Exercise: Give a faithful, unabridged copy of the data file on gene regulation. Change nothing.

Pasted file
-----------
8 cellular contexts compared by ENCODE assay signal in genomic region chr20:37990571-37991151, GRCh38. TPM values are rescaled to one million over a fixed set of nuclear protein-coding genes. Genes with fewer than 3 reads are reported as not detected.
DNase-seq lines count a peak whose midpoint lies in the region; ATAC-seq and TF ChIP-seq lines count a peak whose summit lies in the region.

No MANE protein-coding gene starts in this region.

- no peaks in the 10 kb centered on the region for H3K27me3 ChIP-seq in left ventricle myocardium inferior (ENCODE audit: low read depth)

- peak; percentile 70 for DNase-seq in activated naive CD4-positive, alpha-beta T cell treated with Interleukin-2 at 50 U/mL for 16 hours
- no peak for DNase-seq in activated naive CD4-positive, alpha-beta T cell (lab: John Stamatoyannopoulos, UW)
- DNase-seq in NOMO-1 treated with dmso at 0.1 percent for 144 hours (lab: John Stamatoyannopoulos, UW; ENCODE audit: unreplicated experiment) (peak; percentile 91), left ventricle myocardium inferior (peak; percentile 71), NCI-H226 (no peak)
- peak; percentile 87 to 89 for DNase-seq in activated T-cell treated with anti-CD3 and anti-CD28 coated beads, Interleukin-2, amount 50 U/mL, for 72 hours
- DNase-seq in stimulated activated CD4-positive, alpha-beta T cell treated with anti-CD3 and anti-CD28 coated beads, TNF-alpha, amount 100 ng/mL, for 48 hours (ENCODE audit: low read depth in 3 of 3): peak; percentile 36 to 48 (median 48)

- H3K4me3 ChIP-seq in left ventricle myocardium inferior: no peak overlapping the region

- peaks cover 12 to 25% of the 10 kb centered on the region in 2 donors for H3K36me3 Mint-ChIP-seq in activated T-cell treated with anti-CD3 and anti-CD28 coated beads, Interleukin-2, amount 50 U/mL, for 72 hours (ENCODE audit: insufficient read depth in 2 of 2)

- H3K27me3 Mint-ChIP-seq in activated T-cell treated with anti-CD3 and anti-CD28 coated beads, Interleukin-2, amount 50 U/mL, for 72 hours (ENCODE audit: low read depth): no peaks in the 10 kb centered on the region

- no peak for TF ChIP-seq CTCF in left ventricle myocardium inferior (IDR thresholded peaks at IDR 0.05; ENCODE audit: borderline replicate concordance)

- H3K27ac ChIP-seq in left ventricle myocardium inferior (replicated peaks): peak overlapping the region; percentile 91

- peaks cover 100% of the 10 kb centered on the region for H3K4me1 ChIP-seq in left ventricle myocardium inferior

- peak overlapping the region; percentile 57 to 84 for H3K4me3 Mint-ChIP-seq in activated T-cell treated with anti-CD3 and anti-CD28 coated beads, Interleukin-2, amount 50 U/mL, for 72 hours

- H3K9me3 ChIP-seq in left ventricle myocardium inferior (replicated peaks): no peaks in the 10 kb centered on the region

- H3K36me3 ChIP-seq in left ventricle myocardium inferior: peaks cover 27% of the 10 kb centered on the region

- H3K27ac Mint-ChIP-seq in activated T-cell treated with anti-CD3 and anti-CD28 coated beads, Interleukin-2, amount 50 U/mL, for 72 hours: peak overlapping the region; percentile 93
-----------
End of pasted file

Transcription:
8 cellular contexts compared by ENCODE assay signal in genomic region chr20:37990571-37991151, GRCh38. TPM values are rescaled to one million over a fixed set of nuclear protein-coding genes. Genes with fewer than 3 reads are reported as not detected.
DNase-seq lines count a peak whose midpoint lies in the region; ATAC-seq and TF ChIP-seq lines count a peak whose summit lies in the region.

No MANE protein-coding gene starts in this region.

- no peaks in the 10 kb centered on the region for H3K27me3 ChIP-seq in left ventricle myocardium inferior (ENCODE audit: low read depth)

- peak; percentile 70 for DNase-seq in activated naive CD4-positive, alpha-beta T cell treated with Interleukin-2 at 50 U/mL for 16 hours
- no peak for DNase-seq in activated naive CD4-positive, alpha-beta T cell (lab: John Stamatoyannopoulos, UW)
- DNase-seq in NOMO-1 treated with dmso at 0.1 percent for 144 hours (lab: John Stamatoyannopoulos, UW; ENCODE audit: unreplicated experiment) (peak; percentile 91), left ventricle myocardium inferior (peak; percentile 71), NCI-H226 (no peak)
- peak; percentile 87 to 89 for DNase-seq in activated T-cell treated with anti-CD3 and anti-CD28 coated beads, Interleukin-2, amount 50 U/mL, for 72 hours
- DNase-seq in stimulated activated CD4-positive, alpha-beta T cell treated with anti-CD3 and anti-CD28 coated beads, TNF-alpha, amount 100 ng/mL, for 48 hours (ENCODE audit: low read depth in 3 of 3): peak; percentile 36 to 48 (median 48)

- H3K4me3 ChIP-seq in left ventricle myocardium inferior: no peak overlapping the region

- peaks cover 12 to 25% of the 10 kb centered on the region in 2 donors for H3K36me3 Mint-ChIP-seq in activated T-cell treated with anti-CD3 and anti-CD28 coated beads, Interleukin-2, amount 50 U/mL, for 72 hours (ENCODE audit: insufficient read depth in 2 of 2)

- H3K27me3 Mint-ChIP-seq in activated T-cell treated with anti-CD3 and anti-CD28 coated beads, Interleukin-2, amount 50 U/mL, for 72 hours (ENCODE audit: low read depth): no peaks in the 10 kb centered on the region

- no peak for TF ChIP-seq CTCF in left ventricle myocardium inferior (IDR thresholded peaks at IDR 0.05; ENCODE audit: borderline replicate concordance)

- H3K27ac ChIP-seq in left ventricle myocardium inferior (replicated peaks): peak overlapping the region; percentile 91

- peaks cover 100% of the 10 kb centered on the region for H3K4me1 ChIP-seq in left ventricle myocardium inferior

- peak overlapping the region; percentile 57 to 84 for H3K4me3 Mint-ChIP-seq in activated T-cell treated with anti-CD3 and anti-CD28 coated beads, Interleukin-2, amount 50 U/mL, for 72 hours

- H3K9me3 ChIP-seq in left ventricle myocardium inferior (replicated peaks): no peaks in the 10 kb centered on the region

- H3K36me3 ChIP-seq in left ventricle myocardium inferior: peaks cover 27% of the 10 kb centered on the region

- H3K27ac Mint-ChIP-seq in activated T-cell treated with anti-CD3 and anti-CD28 coated beads, Interleukin-2, amount 50 U/mL, for 72 hours: peak overlapping the region; percentile 93